Now, normally, with this being a column focused on the sporran-sporting sounds from north of the border, such total detachment would mean I’m no longer qualified to pulpiteer my way through the various goings on in Scotland over the coming month. But with this being my last ever Drowned in Scotland feature, I’m indulging myself (while covering up my lack of direct involvement of late) by taking a slight sidestep from the norm.

So this month I’m going to walk you through (what I consider to be) the bands, labels, media and promoters currently propping up the grassroots of the Scottish music scene. Given my stingy 1,000 or so word count, this won’t be a lengthy dissection of the country’s movers and shakers. Instead, it’s an excessively hyperlinked guide through the belly of the Scottish music scene which you can explore at your leisure.

The bands

Bronto Skylift

There aren't too many more superlatives I can lavish on Bronto Skylift without repeating myself. Almost every month I seem to drool over the duo’s head-rattling, sewer-scraping punk thrashing. Built around the machine-gun pummelling of sticksman Iain Stewart and Niall Strachan’s jarring guitar squalls, witnessing Bronto up-close feels like being caught up in the middle of deafening street brawl without any escape. An absolute tumult of a band.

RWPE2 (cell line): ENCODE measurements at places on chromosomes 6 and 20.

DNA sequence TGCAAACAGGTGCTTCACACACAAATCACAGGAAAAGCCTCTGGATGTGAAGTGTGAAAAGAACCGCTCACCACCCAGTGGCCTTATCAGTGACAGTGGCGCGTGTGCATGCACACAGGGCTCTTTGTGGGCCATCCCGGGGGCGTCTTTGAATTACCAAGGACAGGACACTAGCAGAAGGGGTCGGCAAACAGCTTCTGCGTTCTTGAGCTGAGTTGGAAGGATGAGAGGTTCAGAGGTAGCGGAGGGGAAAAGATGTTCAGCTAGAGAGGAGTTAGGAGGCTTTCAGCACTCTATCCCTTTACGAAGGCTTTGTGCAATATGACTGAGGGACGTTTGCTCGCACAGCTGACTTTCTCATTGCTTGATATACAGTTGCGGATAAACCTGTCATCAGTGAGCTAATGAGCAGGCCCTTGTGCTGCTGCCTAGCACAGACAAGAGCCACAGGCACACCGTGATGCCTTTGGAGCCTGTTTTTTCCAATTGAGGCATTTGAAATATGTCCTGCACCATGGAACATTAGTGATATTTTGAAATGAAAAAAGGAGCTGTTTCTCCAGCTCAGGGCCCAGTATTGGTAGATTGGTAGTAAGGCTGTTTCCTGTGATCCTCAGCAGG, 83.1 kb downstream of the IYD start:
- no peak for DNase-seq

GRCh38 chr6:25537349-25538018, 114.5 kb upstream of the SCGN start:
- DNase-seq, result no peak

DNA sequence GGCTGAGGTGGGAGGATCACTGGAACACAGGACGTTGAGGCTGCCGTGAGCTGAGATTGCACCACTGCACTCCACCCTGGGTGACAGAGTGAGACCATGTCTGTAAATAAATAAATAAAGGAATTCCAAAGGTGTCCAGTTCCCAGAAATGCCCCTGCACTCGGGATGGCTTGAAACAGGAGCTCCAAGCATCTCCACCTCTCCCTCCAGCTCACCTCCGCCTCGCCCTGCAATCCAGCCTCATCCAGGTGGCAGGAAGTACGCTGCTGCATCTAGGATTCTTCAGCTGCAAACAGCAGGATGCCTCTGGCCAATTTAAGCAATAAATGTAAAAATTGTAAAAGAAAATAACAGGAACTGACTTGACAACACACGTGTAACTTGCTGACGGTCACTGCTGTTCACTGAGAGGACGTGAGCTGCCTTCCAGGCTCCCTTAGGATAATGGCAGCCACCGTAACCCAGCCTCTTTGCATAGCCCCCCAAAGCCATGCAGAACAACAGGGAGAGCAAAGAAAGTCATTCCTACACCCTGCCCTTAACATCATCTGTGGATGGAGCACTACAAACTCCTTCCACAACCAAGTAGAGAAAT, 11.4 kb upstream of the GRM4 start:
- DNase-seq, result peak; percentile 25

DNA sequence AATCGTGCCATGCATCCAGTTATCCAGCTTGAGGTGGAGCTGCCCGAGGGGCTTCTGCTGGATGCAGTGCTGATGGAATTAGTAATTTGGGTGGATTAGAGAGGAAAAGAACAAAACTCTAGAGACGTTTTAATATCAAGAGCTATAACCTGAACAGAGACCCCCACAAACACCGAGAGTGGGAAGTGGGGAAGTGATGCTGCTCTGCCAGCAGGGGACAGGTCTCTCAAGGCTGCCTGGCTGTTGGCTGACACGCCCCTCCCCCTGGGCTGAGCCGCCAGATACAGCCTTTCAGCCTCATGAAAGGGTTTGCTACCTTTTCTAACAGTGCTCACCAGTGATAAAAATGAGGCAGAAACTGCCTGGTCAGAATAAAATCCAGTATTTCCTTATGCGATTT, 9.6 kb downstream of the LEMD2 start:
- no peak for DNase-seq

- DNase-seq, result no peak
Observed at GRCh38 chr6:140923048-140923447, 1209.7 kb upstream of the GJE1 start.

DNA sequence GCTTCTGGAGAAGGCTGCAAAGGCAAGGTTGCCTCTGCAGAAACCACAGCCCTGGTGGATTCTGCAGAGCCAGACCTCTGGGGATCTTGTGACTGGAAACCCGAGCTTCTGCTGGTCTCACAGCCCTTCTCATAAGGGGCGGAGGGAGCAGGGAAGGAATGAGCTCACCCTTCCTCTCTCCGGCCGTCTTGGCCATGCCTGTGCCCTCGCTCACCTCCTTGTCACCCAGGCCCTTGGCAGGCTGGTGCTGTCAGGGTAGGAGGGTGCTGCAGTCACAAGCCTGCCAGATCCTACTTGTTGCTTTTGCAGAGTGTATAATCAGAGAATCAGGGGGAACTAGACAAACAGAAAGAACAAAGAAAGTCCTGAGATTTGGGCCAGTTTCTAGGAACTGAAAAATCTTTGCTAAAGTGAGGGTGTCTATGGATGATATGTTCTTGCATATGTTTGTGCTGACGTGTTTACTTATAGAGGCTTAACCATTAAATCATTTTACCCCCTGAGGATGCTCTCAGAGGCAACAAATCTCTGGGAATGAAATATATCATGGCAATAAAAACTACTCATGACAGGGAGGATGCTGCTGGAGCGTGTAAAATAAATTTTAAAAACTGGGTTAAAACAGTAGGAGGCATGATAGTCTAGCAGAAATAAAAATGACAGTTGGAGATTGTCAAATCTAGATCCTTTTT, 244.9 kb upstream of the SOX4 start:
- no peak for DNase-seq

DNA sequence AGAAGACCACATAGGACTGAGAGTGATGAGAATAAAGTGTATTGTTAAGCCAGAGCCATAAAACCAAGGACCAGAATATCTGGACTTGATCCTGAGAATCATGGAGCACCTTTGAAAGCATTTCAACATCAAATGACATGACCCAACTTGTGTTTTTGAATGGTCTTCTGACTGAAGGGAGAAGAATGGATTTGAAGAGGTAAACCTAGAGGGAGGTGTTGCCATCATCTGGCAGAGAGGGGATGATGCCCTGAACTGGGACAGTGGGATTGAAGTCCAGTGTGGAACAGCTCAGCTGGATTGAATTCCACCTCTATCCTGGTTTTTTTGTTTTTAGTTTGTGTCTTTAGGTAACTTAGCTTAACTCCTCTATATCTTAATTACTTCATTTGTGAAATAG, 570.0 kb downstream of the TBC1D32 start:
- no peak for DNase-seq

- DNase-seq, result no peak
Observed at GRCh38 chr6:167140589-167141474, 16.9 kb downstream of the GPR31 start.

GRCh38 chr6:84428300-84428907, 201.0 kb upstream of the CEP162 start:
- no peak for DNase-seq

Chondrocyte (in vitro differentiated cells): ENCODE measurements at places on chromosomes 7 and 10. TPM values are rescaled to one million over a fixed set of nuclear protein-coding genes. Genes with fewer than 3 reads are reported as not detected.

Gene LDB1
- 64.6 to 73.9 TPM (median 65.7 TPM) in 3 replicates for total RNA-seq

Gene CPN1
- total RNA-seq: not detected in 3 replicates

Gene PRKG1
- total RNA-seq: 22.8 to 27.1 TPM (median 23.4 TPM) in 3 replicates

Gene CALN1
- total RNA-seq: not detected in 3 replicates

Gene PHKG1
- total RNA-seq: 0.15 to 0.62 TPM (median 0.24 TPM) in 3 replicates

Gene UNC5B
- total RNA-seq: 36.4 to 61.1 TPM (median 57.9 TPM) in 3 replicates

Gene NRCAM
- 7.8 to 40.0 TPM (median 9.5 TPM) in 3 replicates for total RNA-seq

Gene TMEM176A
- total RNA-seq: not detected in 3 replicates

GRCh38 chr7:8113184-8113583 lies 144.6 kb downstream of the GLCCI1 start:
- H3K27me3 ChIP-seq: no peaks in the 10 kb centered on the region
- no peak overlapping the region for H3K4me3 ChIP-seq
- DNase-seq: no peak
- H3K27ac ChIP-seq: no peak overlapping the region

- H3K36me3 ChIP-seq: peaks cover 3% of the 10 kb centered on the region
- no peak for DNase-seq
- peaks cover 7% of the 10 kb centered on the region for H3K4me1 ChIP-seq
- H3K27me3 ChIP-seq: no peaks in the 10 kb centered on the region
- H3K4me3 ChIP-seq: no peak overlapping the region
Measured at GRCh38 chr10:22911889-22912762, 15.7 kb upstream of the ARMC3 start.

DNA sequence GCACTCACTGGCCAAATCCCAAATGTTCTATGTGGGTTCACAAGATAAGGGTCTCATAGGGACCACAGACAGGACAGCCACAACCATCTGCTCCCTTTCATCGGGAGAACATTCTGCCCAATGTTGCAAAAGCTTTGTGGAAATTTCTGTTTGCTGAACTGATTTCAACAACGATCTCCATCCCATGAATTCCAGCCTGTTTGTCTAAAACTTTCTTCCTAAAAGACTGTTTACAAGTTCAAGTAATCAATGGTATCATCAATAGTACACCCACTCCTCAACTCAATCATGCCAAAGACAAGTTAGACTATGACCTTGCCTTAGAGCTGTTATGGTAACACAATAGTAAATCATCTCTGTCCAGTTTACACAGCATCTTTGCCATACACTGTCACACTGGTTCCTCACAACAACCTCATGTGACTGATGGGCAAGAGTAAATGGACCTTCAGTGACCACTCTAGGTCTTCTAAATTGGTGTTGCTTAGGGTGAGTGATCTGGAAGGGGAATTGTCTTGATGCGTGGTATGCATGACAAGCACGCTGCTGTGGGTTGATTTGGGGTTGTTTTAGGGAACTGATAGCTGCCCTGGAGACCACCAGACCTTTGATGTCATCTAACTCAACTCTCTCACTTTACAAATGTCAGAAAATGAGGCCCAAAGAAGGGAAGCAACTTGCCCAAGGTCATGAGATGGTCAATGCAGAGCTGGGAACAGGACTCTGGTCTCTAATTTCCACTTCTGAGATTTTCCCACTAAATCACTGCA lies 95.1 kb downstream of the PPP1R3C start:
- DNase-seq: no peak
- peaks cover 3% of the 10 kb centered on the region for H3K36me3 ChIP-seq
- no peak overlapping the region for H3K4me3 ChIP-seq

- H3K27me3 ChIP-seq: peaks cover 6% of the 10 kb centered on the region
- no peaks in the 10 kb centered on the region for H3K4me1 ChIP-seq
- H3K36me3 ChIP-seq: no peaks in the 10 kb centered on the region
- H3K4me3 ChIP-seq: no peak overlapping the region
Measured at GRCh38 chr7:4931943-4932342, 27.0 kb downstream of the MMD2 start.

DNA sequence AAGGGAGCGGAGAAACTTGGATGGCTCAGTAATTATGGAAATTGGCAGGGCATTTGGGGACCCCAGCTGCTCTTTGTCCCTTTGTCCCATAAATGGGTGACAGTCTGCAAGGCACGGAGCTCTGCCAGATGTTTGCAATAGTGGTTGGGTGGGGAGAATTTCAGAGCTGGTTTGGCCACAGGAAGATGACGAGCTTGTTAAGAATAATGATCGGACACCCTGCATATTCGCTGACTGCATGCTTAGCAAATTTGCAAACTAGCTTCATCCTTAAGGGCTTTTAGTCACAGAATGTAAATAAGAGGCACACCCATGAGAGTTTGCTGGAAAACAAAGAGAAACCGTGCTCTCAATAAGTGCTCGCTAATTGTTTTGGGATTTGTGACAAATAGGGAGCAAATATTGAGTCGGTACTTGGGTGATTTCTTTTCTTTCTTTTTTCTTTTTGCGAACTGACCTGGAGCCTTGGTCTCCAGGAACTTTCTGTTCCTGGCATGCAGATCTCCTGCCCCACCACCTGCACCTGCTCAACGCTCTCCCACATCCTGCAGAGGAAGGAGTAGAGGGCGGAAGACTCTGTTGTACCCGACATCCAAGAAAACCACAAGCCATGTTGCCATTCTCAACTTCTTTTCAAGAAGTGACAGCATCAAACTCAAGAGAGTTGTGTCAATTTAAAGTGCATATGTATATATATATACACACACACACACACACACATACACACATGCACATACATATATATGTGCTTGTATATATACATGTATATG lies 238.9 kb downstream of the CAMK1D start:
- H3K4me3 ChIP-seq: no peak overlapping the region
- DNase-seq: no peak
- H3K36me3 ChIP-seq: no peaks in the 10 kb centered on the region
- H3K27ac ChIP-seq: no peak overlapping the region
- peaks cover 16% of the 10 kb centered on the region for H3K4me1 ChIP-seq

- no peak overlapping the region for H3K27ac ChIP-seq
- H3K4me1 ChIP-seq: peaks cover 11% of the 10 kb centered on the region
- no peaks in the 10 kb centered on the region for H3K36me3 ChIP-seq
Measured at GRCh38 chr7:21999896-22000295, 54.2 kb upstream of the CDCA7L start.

Cancel the Astronauts

Scotland may be steeped in indie pop tradition, but it’s been some time since any jangle-friendly tunesmiths have stretched beyond the drudgery of local prisms. ArmeLinkd to the teeth with candy-wrapped melodies, Cancel the Astronauts may well be the band that finally reignites the trend. Both literate and epidemic, their ebullient musical wares sport a hint of fellow shmindie-dancefloor fillers Pulp and James. And with whiffs of tune like that, what’s not to like?


Discopolis initially passed me by like a whizz-ravaged Jenson Button on the autobhan. Rather than submerging in my ear-sockets, the Edinburgh trio’s hyper-driven beats and bleeps swirled around for a few minutes then scarpered off with minimal impact. Give or take a few months and Discopolis are everywhere: on the BBC, on the wireless, in magazines and at every indie-disco north of the border. And d’you know what? Turns out this mass-saturation technique works. Discopolis really ain’t too shabby at all.

John Knox Sex Club

The slap-bang-brilliantly monikered John Knox Sex Club (JKSC)’s debut LP Blud Rins Cauld was largely ignored when it hit the shelves in 2010. The pity for all those who missed it is JKSC served up the most majestic slab of post-folk-rock tuneage released in Scotland last year. Launched this week, follow-up Raise Raven continues down this path of throat-throttling, parochial soundscapes. This time, surely, some needs to listen.